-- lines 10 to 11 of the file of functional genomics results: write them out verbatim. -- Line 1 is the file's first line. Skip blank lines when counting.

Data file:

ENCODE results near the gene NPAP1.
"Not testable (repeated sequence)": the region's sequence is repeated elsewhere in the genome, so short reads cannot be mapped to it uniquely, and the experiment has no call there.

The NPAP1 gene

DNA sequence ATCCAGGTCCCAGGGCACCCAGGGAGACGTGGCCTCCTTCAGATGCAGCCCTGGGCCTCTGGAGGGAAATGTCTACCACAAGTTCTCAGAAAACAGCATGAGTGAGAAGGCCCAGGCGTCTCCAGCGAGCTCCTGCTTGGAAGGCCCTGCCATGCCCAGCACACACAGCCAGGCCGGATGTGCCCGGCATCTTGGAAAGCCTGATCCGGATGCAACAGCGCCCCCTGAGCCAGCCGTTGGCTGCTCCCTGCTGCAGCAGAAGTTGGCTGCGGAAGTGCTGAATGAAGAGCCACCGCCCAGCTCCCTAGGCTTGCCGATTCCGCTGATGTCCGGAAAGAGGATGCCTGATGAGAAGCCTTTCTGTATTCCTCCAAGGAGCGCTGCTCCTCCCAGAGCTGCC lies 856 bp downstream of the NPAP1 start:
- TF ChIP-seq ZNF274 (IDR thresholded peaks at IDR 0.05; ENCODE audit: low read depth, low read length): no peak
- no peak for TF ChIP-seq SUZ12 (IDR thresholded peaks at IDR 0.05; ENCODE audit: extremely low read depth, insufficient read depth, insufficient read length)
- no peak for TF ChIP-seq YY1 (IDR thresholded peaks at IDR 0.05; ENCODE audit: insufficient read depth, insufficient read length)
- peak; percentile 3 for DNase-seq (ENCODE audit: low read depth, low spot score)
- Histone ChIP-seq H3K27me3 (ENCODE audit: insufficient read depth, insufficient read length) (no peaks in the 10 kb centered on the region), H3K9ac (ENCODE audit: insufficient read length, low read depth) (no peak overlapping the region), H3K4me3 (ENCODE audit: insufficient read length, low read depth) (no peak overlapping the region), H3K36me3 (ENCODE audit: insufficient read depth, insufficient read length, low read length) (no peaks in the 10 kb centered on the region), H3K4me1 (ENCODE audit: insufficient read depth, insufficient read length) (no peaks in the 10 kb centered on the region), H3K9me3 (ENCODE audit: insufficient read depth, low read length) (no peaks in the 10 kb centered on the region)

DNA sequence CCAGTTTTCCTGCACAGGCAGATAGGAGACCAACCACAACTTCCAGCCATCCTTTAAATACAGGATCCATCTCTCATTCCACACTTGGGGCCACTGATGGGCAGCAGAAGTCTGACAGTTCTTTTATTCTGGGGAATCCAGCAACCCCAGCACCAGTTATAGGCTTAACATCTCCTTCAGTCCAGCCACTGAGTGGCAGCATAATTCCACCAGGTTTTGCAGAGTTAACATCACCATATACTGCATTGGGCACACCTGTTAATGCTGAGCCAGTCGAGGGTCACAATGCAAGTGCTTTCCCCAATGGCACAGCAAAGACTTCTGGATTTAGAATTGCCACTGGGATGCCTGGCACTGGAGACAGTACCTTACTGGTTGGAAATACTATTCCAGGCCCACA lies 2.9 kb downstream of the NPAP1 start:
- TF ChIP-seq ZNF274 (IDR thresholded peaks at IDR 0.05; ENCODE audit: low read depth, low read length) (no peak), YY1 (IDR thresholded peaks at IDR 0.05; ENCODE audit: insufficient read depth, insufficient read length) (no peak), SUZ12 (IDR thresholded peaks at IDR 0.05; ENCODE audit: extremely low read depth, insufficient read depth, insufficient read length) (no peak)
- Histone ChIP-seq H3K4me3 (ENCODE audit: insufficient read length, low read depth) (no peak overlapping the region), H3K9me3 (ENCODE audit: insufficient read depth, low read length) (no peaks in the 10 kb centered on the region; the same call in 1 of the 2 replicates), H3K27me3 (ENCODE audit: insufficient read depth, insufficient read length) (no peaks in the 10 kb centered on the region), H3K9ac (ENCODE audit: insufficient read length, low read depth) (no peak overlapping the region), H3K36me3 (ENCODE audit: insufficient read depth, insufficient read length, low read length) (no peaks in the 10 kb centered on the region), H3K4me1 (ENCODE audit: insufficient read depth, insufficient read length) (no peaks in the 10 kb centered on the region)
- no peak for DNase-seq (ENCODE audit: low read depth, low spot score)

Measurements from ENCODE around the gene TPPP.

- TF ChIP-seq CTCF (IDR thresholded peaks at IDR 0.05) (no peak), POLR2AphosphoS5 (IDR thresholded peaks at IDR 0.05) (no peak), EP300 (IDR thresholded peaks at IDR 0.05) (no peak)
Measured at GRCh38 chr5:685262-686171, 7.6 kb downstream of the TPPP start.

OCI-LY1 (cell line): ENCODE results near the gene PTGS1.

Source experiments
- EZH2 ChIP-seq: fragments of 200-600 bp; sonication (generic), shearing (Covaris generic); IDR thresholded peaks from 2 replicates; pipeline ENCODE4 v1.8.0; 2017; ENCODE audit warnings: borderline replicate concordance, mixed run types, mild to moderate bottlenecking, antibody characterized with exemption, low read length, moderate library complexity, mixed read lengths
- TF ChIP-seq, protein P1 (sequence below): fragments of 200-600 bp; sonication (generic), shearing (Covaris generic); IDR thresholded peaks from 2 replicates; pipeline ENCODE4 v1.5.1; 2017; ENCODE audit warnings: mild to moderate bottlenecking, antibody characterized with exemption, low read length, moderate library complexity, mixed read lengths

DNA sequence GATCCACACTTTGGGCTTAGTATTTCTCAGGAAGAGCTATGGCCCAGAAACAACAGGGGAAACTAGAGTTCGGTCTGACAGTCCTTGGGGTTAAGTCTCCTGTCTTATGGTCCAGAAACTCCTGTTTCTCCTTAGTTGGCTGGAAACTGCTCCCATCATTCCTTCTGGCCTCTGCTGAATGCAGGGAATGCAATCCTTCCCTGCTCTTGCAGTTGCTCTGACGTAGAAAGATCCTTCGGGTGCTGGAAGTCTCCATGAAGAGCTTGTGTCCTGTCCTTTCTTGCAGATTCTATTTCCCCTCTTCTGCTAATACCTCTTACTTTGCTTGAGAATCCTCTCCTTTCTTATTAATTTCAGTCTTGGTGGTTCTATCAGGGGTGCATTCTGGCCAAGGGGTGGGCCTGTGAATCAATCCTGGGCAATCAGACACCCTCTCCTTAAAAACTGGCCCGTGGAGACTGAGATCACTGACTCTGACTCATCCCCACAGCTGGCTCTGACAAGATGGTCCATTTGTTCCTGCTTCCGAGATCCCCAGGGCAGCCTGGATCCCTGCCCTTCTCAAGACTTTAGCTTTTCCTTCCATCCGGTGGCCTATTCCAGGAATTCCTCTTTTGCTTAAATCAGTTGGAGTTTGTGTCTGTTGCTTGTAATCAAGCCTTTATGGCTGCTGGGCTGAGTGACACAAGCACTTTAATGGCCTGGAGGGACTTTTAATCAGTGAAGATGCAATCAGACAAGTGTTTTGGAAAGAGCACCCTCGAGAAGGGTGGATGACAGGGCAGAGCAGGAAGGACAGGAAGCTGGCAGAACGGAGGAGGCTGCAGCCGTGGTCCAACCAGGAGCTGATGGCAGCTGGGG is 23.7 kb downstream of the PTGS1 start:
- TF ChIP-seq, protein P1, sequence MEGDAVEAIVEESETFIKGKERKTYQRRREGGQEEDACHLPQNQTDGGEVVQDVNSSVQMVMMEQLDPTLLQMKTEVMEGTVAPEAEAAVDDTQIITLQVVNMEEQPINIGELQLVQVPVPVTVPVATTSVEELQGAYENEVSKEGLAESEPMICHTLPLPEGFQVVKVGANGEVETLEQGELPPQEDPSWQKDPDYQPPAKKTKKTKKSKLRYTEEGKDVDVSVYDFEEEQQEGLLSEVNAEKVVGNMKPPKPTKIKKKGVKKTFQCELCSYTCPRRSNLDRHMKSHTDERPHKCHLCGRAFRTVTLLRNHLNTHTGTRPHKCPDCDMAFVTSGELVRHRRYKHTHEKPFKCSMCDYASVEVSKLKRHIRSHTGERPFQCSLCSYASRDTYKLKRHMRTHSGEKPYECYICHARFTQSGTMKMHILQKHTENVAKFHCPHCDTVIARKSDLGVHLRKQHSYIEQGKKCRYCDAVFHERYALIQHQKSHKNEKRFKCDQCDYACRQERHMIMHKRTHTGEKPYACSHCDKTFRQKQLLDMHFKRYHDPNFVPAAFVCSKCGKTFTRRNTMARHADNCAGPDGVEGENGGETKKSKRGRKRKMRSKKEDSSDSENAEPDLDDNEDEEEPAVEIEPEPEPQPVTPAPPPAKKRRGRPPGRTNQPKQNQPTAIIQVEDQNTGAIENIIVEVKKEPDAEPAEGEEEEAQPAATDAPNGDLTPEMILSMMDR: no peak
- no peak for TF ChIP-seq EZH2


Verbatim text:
DNA sequence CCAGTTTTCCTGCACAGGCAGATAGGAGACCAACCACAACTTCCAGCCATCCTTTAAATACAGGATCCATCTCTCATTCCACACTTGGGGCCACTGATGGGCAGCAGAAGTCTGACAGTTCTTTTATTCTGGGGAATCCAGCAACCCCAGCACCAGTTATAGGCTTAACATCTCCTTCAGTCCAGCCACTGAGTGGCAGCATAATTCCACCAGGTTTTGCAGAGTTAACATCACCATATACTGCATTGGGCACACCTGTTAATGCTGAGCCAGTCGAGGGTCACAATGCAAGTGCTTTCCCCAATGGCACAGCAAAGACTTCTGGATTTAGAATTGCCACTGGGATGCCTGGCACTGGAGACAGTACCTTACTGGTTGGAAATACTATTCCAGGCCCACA lies 2.9 kb downstream of the NPAP1 start:
- TF ChIP-seq ZNF274 (IDR thresholded peaks at IDR 0.05; ENCODE audit: low read depth, low read length) (no peak), YY1 (IDR thresholded peaks at IDR 0.05; ENCODE audit: insufficient read depth, insufficient read length) (no peak), SUZ12 (IDR thresholded peaks at IDR 0.05; ENCODE audit: extremely low read depth, insufficient read depth, insufficient read length) (no peak)